Pools. Are They A Wise Investment?

Living in Central Florida, pools are on many homeowners must list! But, there are still many homes that do not have a pool.

Occasionally, we have people asking if by adding a pool to their home; if they sold it, would they get their investment back?

A quick answer is, no, not typically.

Of course, that doesn’t mean that you shouldn’t add a pool. It’s just important to go into it with your “eyes wide open.”

Pools depreciate. Equipment gets old and needs replaced and the pool finish fades and needs to be refinished. Obviously, the better you care for your pool, the longer it will last.

Location also adds or subtracts from the value that your pool will add to your home. If you’re in an area of vacation rentals, for example, the pool will contribute greatly to the value of your home. Conversely, if you’re in an area where most home do not have a pool, in an area of modest homes, your pool may be worth half the value you paid for it, on the day it’s installed.

Bottomline though, regardless of what you spend on a pool and the amount you recoup upon selling your home, the number one question to ask is; will you use it? If so, how much will you use it and for how long? Then you can work the numbers backwards to see how much it will cost you for the convenience of swimming at home.

If you decide that having a pool is important, you may want to consider moving and buy a home that already has a pool. This will lower your upfront cost, how much depends on the amount of deferred maintenance.

When adding a pool, remember the cost of a fence or pool enclosure. Both of which will also require maintenance over the years. Also, how will you pay for it? Cash or financed? Or, refinance it into your house payment. There is a cost to everything.

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Local News: Current Orlando Area Housing Market

Thinking of buying or selling? Get to know the local housing market!

On these Orlando area (including Polk County) housing charts; the number of homes for sale, sold and pending (red line) are shown for a 15-year period. This time period, of course, includes the “Great Recession.”


The blue chart shows the ups and downs of real estate values for that same period (on a price per square foot basis).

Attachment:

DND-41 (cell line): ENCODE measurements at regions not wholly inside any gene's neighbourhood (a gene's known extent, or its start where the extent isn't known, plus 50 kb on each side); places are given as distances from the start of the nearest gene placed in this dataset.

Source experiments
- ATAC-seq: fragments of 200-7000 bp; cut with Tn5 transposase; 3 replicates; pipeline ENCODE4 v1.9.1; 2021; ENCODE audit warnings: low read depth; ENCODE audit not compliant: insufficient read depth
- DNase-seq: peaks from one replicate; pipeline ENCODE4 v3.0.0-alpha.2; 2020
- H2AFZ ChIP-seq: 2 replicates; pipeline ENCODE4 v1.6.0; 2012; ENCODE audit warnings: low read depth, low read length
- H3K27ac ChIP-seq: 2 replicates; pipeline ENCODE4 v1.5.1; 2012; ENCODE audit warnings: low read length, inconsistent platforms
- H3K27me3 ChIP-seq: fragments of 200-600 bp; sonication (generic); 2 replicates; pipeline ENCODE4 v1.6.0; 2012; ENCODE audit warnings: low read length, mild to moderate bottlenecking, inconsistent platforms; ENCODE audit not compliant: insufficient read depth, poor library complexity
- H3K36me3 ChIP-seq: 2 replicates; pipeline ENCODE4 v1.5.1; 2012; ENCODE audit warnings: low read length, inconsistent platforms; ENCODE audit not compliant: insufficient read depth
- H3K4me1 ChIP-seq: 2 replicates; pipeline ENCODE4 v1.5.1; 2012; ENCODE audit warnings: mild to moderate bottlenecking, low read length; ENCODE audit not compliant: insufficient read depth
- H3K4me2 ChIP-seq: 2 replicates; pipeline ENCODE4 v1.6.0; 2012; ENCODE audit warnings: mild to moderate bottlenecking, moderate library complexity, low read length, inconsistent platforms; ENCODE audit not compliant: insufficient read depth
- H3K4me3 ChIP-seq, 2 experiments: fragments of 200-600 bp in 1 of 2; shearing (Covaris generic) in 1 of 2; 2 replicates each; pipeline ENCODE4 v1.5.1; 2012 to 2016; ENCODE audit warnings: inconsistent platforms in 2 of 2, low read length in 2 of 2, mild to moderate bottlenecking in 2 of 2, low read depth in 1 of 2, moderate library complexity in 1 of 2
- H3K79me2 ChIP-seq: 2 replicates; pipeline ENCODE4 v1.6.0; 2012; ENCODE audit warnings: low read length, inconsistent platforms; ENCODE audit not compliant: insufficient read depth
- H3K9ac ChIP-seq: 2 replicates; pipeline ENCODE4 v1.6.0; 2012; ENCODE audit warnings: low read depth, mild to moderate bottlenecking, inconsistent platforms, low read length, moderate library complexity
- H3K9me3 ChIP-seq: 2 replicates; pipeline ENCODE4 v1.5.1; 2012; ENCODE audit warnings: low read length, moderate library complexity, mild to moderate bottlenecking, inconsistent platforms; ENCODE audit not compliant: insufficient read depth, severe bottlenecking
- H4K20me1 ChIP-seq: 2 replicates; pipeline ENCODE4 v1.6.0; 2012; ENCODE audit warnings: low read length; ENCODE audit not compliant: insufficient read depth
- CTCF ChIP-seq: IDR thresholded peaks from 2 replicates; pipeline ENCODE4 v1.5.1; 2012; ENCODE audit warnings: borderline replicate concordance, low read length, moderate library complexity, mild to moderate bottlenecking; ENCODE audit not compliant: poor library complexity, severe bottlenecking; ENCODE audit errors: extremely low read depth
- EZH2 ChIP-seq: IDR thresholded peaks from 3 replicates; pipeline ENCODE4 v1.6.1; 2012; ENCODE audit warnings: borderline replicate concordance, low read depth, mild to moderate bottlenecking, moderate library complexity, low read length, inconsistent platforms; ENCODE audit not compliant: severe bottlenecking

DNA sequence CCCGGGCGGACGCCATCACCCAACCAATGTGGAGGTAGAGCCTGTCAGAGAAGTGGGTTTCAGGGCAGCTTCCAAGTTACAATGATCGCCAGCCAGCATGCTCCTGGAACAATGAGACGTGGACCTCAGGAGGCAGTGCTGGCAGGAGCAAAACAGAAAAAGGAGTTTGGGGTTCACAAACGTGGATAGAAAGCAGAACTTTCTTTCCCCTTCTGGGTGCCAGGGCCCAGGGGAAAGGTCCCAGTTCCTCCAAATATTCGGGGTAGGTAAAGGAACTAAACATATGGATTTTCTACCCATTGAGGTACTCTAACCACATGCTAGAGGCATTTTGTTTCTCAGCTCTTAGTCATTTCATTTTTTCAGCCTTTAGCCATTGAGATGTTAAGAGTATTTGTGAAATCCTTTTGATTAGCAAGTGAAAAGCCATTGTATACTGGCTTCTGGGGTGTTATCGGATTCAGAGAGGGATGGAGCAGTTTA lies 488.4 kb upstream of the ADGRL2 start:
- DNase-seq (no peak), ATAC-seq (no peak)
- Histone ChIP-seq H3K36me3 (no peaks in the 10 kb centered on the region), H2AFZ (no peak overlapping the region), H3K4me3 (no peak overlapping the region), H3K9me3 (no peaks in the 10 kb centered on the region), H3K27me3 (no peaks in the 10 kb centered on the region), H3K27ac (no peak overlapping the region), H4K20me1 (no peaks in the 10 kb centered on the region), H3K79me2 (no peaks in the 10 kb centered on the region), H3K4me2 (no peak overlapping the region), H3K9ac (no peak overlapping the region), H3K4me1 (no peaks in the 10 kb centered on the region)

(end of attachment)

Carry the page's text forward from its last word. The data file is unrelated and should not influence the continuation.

When you overlay the real estate values over the number of homes for sale chart (chart 3), the part that supply plays in determining value is quite clear. You can also really appreciate how nice it is to have an extended time period where values rise and then stabilize, like we are experiencing today.


Home prices and volume closed, for April in Polk County was up, both month over month and year over year. Is there a potential for higher prices? Well, the median priced home that sold in Polk County was $192,500.00 and the nation’s median price home sold for $234,500.00 per Zillow. So yes, I think so! Of course, there are many other factors involved with whether this will happen or not.

In conclusion, if you are looking to sell, anytime this year will be a good time. Though listing in late spring and summer can help the property sell quicker. But prices appear to be remaining steady and there are not a large supply of homes on the market. Now, if you are looking to buy, now is not a bad time, the economy is releatively stable and there is a good chance that housing pricing may go up higher.

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Sharing commentary and articles of interest

 The Commercial and Residential rental industry has had relatively few changes throughout the years, especially in smaller cities and towns. But big changes are now coming! With investment into real estate tech companies up over 600%, you can bet that these changes will have an impact, even on smaller markets like the Lakeland-Winter Haven MSA.

What do tenants want

Tenant demands and innovations in IT are driving quick changes in retail and office buildings.

Shared Workspaces

Danny Rice, managing director for Colliers International in Florida and contributor to Tampa Bay Business & Wealth, listed seven commercial real estate trends to watch in 2019. Number one on his list was office flex space, including co-working space. He said, “co-working spaces with common amenity areas are doing very well, showing that this concept isn’t just a fad.” After listing many office buildings in the Tampa area that offered shared workspaces he said, “the tenants aren’t just startups: A number of larger regional and national companies are leveraging these facilities to establish satellite offices in the area, without the major overhead.”  Danny also spoke of new accounting rules being rolled out that will change how leases are reported. He says that among other things, companies will have to” list lease obligations on their balance sheet.” Of course, this will give a more accurate picture of the organization that has entered into a lease, but it will also, in many cases, encourage businesses to request shorter term leases from owners.

The Reinvention of Property Management

The following article states what I have been seeing occur in the marketplace over the last several years. Property management is being reinvented and consolidated, away from the mom and pop management companies. This is mostly due to large companies investing in new applications that cater to this market. The first apps created focused on office space, but quickly were modified and applied to residential management. This is just one more market disruption that is occurring very quickly.